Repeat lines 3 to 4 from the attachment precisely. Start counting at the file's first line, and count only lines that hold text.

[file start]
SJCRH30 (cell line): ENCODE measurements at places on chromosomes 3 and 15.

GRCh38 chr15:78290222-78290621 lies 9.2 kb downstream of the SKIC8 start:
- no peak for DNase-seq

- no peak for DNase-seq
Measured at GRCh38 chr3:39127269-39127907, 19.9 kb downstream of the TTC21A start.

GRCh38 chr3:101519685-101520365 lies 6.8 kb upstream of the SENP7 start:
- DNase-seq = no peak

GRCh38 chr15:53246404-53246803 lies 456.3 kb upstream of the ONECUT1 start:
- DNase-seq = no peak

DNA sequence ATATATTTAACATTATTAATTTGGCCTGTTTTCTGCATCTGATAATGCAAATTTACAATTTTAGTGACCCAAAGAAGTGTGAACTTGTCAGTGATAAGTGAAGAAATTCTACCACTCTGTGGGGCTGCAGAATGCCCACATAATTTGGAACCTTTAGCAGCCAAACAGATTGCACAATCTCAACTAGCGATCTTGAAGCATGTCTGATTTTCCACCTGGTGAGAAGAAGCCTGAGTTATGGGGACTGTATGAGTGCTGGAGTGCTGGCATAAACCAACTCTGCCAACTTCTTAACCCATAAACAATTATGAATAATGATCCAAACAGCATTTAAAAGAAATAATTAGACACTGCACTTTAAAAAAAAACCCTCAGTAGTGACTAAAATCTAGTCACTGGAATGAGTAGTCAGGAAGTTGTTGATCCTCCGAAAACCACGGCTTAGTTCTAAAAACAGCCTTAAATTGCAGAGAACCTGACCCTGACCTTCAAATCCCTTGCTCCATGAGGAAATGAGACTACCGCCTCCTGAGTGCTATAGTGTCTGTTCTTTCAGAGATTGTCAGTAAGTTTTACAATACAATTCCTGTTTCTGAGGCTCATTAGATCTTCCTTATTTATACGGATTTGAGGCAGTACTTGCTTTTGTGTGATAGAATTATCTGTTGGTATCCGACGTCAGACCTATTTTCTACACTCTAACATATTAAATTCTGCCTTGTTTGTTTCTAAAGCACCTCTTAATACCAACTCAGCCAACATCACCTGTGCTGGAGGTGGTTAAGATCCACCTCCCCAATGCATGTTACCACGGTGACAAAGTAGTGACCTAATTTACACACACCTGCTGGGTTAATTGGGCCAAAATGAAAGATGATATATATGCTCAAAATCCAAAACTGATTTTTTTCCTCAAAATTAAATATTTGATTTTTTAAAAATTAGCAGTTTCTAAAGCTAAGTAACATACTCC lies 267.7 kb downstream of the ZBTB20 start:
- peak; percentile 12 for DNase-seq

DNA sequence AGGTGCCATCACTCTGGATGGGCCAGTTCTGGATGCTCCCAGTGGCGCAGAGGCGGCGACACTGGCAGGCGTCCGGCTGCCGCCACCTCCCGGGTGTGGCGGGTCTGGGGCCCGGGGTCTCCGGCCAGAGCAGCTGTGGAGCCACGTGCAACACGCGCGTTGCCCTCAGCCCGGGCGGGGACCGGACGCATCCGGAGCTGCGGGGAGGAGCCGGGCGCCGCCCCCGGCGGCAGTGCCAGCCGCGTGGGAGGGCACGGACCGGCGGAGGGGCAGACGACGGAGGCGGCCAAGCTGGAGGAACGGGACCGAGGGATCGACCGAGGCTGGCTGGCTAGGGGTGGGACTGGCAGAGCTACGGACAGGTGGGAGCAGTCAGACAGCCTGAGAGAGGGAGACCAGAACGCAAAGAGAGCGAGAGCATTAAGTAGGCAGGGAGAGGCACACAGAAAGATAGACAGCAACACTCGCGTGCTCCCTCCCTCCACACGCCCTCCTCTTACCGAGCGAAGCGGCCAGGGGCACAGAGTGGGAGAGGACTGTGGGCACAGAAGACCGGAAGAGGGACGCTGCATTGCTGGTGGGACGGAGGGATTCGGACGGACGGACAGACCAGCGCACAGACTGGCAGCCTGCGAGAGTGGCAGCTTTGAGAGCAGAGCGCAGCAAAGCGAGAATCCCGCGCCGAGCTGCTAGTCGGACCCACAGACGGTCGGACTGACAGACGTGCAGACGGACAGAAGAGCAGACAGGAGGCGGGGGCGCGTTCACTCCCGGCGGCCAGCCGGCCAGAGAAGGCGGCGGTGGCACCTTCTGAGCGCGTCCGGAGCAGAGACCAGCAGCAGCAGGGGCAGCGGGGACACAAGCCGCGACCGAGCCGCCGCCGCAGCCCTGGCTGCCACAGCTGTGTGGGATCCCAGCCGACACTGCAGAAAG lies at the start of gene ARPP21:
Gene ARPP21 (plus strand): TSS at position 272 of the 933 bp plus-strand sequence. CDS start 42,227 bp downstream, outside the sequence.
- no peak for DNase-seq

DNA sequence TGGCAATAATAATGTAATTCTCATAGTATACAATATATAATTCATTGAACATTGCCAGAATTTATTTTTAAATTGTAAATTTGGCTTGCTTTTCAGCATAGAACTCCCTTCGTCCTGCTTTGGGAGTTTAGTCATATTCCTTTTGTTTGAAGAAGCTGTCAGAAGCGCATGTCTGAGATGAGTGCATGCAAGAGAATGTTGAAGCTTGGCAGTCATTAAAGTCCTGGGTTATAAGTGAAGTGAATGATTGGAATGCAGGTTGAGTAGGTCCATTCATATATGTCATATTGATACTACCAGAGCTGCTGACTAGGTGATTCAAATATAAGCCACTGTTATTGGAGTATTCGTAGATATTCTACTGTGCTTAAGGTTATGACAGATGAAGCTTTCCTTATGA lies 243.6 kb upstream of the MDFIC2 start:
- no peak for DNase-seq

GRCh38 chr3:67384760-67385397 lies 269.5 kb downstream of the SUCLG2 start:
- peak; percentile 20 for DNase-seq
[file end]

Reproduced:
- no peak for DNase-seq

- no peak for DNase-seq